Daniela Borella, executive chef 


When Daniela Borella and her family moved from Italy to Tucson in the late ’80s, they decided to open a small Italian café that served simple Italian cuisine in a family atmosphere. Daniela’s mother, Edy, was the original chef, and her father, Italo, provided the fresh-made pasta until his death in 2013. Caffe Torino opened in Oro Valley in 2000. Since Edy’s retirement in 2006, Daniela and Co-Executive Chef David Royle have continued to execute the family recipes. A second location, Caffe Torino in the Foothills, opened in 2013.


Chuck Scott, executive chef   

Native Tucsonan Chuck Scott got his start cooking at The Good Earth. He was on Loews Ventana Canyon Resort’s opening team, then moved to Loews Glenpointe Hotel in New Jersey. Tucson experience includes The Westward Look Resort and Ilsa’s Konditorei. In Southern California he was a resort executive chef, then owned a bakery/cafe for eight years before joining the Highlands.


Claire Johnson, co-owner

Claire Johnson, an Illinois native born into a family of creative cooks, began her culinary career as a produce buyer and founded an organic food co-op on Chicago’s north side. She relocated to Arizona in 1980 and became the head chef at the Blue Willow, followed by cooking stints at Oro Valley Country Club, Loews Ventana and C.B. Rye. In 1986, Claire bought Dyna Café and transformed it into the present-day Claire’s Café and Art Gallery.


MASSIMO TENINO, chef/owner

Born and raised in Northern Italy, where he learned his cooking skills from his mother and grandmother, Massimo Tenino came to the United States in 1993 and spent the next years developing his culinary style in Los Angeles and San Francisco. In 2003, he moved to Tucson where he opened Tavolino Ristorante Italiano the following year. Since then, Chef Tenino has received consistently rave reviews and the restaurant continues to be one of Tucson’s favorite places for lunch, dinner or happy hour.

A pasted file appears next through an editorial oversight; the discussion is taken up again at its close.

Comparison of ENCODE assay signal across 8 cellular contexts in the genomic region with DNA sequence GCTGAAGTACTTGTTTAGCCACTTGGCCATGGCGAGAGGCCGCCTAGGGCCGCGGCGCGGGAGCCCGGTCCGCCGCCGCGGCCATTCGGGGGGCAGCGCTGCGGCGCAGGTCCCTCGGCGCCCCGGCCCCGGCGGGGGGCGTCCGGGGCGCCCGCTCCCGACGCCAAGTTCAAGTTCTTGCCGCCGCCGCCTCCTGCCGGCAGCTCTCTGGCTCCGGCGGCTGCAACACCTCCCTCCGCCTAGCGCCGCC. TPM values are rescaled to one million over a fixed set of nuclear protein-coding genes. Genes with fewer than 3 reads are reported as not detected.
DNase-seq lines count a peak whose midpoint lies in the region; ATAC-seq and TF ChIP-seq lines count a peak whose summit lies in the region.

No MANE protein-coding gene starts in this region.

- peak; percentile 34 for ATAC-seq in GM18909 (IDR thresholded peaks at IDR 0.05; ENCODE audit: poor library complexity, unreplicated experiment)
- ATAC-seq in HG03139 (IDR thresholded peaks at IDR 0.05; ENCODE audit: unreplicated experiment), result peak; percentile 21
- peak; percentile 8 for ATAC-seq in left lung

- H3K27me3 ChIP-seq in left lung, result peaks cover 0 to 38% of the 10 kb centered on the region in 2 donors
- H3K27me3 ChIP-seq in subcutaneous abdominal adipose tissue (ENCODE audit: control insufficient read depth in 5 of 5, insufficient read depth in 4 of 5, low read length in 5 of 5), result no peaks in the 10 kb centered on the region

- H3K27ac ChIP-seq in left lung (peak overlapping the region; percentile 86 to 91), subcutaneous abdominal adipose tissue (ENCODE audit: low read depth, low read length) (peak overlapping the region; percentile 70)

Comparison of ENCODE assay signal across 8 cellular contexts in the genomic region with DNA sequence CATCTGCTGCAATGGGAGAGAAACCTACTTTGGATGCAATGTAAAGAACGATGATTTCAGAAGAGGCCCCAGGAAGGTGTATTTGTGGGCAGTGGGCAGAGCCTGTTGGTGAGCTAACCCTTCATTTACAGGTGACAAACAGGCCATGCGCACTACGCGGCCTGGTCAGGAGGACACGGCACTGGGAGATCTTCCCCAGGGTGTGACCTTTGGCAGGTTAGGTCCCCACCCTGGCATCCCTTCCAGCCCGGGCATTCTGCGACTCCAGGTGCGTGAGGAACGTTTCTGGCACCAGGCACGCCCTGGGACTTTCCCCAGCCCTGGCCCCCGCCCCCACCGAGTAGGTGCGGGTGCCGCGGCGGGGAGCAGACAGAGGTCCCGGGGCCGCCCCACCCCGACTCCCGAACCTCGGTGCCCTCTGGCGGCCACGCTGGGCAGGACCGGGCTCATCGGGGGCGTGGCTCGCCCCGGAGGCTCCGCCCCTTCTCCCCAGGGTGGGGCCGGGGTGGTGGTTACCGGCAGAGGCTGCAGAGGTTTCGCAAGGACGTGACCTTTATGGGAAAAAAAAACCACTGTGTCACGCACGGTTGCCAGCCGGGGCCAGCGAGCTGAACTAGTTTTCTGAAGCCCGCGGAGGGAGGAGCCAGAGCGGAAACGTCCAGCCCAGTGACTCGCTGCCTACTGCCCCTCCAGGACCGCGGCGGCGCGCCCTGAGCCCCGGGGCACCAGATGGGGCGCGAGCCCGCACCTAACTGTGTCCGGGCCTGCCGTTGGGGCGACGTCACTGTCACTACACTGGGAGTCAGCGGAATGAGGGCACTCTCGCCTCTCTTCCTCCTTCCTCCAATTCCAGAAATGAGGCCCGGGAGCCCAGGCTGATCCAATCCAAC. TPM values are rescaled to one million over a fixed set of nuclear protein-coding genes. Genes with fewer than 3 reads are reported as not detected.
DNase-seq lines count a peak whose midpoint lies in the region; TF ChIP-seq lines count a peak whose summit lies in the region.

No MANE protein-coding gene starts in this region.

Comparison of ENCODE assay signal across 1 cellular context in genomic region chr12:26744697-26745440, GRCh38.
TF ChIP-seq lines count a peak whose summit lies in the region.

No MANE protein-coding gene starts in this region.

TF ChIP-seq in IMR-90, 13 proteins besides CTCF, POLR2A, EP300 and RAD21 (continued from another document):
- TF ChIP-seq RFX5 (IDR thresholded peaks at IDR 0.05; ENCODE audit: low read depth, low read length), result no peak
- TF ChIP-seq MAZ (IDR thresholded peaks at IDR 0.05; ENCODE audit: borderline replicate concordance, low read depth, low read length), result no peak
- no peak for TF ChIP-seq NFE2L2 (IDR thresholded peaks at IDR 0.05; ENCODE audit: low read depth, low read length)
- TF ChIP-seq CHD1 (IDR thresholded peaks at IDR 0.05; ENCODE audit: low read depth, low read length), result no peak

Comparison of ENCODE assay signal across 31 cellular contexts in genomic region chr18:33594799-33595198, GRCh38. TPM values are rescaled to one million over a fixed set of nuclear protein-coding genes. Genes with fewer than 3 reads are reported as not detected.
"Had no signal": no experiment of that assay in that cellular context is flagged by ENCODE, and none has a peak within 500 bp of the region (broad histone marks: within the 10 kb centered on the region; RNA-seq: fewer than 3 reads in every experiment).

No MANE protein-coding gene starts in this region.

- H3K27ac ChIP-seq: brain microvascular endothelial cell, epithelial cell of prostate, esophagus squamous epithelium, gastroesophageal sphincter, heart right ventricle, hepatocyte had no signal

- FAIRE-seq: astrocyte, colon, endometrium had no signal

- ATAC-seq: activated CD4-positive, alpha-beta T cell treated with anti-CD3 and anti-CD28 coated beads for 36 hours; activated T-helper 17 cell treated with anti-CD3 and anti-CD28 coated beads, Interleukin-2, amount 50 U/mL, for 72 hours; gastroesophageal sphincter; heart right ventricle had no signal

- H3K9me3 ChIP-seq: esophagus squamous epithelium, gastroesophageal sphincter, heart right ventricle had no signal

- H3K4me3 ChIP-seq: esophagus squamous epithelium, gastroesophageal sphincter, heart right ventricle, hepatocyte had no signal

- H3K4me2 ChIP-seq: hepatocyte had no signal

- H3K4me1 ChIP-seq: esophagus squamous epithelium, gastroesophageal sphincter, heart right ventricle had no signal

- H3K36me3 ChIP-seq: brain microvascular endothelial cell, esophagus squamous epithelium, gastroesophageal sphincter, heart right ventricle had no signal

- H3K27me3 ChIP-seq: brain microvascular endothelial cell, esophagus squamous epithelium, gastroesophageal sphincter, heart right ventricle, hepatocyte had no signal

Renee and Steve Kreager, owners 

Renee and Steve Kreager moved to Tucson from Detroit in 1997. He worked in Italian kitchens, spinning pizzas in Detroit and Tucson; she worked in “front of the house” restaurant positions. In 2002, Renee, pregnant with their son, developed a passion and understanding for creating clean food. In 2005, they opened the restaurant they had longed for, offering Italian classics alongside fusion pizzas, with local foods and dessert and coffee service. Today, Steve is the chef, Renee collaborates on recipe development, and their son, Jeff, works in the restaurant.


McKenzie Taylor, chef 

McKenzie Taylor attended Pima Community College’s culinary program in 2007 and fell in love with cooking. She has worked in multiple commercial kitchens, with extensive experience in catering and menu development. Most recently, she was executive chef at Pantano Christian Church. Raised in Southern California, McKenzie moved to Tucson 12 years ago with her husband, Kyle. They have a daughter, Lyla, who is in the sixth grade. McKenzie loves to travel, exploring new restaurants and taking cooking classes to learn new cuisines and techniques.


Brian Smith, executive chef 

Executive Chef Brian Smith, Tucson’s Iron Chef, has been Instrumental in creating a fresh approach to the dining experience and vibe of Maynards Market & Kitchen, an award-winning downtown restaurant. Chef Brian’s menu features heritage ingredients and produce picked from the on-property Maynards Garden. With a passion for local foods and continued knowledge, Brian is making a name for himself in the downtown Tucson culinary world by applying a modern twist to seasonal plates.



Virginia Wooters, executive chef 

Virginia Wooters brings 25 years of culinary experience to Alloro. Originally from Virginia, she grew up in Tucson and graduated from Sabino High School. Her first restaurant job at age 15 was at Dairy Queen, followed by Canyon Ranch. She was an executive chef in Portland, Oregon, and locally at McClintock’s and Wildflower Grill. Over the last several years, she has helped open and developed menus for many projects, including Jax Kitchen, Jackson Tavern, Poppy Kitchen and The Abbey.



Andreas Delfakis, founder and executive chef 

Andreas Delfakis was born in 1942 on a farm in Dara, Greece. After graduating from carpentry trade school, he immigrated to Montreal, Canada, in the 1950s and then to Los Angeles, Sacramento and Chicago, where he worked in exclusive hotel restaurants like the Drake. In 1974, he moved his family to Tucson. He built and owned several restaurants before opening Athens on 4th Avenue in 1993. Top quality ingredients and classic cooking techniques placed the restaurant in New York’s City Magazine’s top 100 restaurants in the United States.